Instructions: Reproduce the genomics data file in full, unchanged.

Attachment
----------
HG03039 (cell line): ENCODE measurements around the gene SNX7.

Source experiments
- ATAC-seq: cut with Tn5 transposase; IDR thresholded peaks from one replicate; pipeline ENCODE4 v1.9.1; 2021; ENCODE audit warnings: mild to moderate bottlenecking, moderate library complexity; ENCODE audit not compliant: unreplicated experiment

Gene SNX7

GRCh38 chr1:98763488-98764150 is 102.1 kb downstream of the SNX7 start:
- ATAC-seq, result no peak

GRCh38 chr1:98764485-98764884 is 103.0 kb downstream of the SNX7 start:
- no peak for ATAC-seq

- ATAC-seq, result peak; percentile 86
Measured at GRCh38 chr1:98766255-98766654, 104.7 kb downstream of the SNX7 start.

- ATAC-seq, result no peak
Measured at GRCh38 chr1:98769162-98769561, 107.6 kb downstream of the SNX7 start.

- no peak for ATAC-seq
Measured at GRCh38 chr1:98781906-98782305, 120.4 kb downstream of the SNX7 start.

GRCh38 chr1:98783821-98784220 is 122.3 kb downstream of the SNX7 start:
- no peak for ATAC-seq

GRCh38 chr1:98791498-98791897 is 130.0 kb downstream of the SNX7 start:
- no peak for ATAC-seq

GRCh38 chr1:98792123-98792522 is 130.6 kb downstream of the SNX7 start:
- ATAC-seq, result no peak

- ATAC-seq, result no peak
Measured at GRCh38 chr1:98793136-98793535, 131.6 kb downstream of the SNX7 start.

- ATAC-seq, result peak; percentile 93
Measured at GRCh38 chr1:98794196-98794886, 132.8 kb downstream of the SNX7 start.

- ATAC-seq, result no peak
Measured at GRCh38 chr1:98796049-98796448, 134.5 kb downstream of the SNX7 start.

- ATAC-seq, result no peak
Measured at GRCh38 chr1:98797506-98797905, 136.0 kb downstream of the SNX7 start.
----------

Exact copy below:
HG03039 (cell line): ENCODE measurements around the gene SNX7.

Source experiments
- ATAC-seq: cut with Tn5 transposase; IDR thresholded peaks from one replicate; pipeline ENCODE4 v1.9.1; 2021; ENCODE audit warnings: mild to moderate bottlenecking, moderate library complexity; ENCODE audit not compliant: unreplicated experiment

Gene SNX7

GRCh38 chr1:98763488-98764150 is 102.1 kb downstream of the SNX7 start:
- ATAC-seq, result no peak

GRCh38 chr1:98764485-98764884 is 103.0 kb downstream of the SNX7 start:
- no peak for ATAC-seq

- ATAC-seq, result peak; percentile 86
Measured at GRCh38 chr1:98766255-98766654, 104.7 kb downstream of the SNX7 start.

- ATAC-seq, result no peak
Measured at GRCh38 chr1:98769162-98769561, 107.6 kb downstream of the SNX7 start.

- no peak for ATAC-seq
Measured at GRCh38 chr1:98781906-98782305, 120.4 kb downstream of the SNX7 start.

GRCh38 chr1:98783821-98784220 is 122.3 kb downstream of the SNX7 start:
- no peak for ATAC-seq

GRCh38 chr1:98791498-98791897 is 130.0 kb downstream of the SNX7 start:
- no peak for ATAC-seq

GRCh38 chr1:98792123-98792522 is 130.6 kb downstream of the SNX7 start:
- ATAC-seq, result no peak

- ATAC-seq, result no peak
Measured at GRCh38 chr1:98793136-98793535, 131.6 kb downstream of the SNX7 start.

- ATAC-seq, result peak; percentile 93
Measured at GRCh38 chr1:98794196-98794886, 132.8 kb downstream of the SNX7 start.

- ATAC-seq, result no peak
Measured at GRCh38 chr1:98796049-98796448, 134.5 kb downstream of the SNX7 start.

- ATAC-seq, result no peak
Measured at GRCh38 chr1:98797506-98797905, 136.0 kb downstream of the SNX7 start.